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Securing the Lost City of Machu Picchu

At 2,430 meters above sea level in the middle of a tropical mountain forest, Machu Picchu stands in an extraordinarily beautiful setting. It was—and may remain to be—the most amazing urban creation of the Inca Empire at its height, with its giant walls, terraces, and ramps seeming to cut naturally in the continuous rock escarpments.

The natural setting, on the eastern slopes of the Andes Mountains, encompasses the upper Amazon River basin with its rich diversity of flora and fauna. Located in the Urubamba River Valley, it rests on a rock formation that serves as a link between the Huayna Picchu and Machu Picchu mountains.

Machu Picchu’s advanced architecture style—constructed on architectural terraces—is considered one of the most advanced of its time due to its polished stone methods and how it was transferred to the site; the Incas were famous for their walls of dry stone—huge blocks of limestone arranged to form buildings based on astronomical alignments to provide panoramic views.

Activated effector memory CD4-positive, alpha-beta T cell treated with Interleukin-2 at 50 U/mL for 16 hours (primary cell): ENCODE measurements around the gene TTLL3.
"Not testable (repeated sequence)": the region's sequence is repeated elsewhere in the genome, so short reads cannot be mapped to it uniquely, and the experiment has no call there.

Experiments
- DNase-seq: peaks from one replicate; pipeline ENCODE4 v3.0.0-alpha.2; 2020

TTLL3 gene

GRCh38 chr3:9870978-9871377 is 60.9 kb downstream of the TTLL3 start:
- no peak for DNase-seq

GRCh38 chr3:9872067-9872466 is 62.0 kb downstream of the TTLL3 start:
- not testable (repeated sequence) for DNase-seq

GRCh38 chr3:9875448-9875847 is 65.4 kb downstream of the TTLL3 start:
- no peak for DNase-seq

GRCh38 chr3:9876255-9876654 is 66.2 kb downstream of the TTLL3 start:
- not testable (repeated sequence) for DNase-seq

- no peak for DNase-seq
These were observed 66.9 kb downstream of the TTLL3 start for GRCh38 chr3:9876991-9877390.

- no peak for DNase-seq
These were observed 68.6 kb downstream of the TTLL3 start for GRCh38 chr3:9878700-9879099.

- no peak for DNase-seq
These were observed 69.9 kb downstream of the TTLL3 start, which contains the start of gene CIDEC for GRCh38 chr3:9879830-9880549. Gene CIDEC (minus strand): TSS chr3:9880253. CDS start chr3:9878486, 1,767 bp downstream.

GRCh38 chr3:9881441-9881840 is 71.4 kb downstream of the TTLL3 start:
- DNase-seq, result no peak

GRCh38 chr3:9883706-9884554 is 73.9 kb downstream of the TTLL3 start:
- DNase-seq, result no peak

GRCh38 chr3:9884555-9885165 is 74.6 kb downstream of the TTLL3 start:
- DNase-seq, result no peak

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In 1983, the United Nations Educational, Scientific, and Cultural Organization (UNESCO) declared Machu Picchu a World Heritage Site—dubbing it the Historic Sanctuary of Machu Picchu. Twenty-four years later, millions of people around the world cast votes to name Machu Picchu one of the seven wonders of the modern world.

Due to these designations, its unique beauty, and history, thousands of people pass through the small city of Aguas Calientes, Peru, at the foot of the mountain and hike or take the train to Machu Picchu every day. And while they are mostly there to admire and appreciate the UNESCO site, they also pose a security risk.

Threats to the Sanctuary

Machu Picchu faces a variety of threats: excessive tourism, which is especially hard on the fragile site; the generation of solid waste; unsustainable agriculture practices; overgrazing and forest fires; aggravating erosion; landslides; mineral extraction; and the introduction of exotic plants.

In September 1997, a large brush fire threatened Machu Picchu—causing firefighters to pump water on the vegetation surrounding the site to prevent it from reaching the ruins. The fire, which may have been started by local farmers to clear farmland, was ultimately brought under control when major rains swept through the area, but only after more than 800 hectares of mountain forests were burned, according to UNESCO.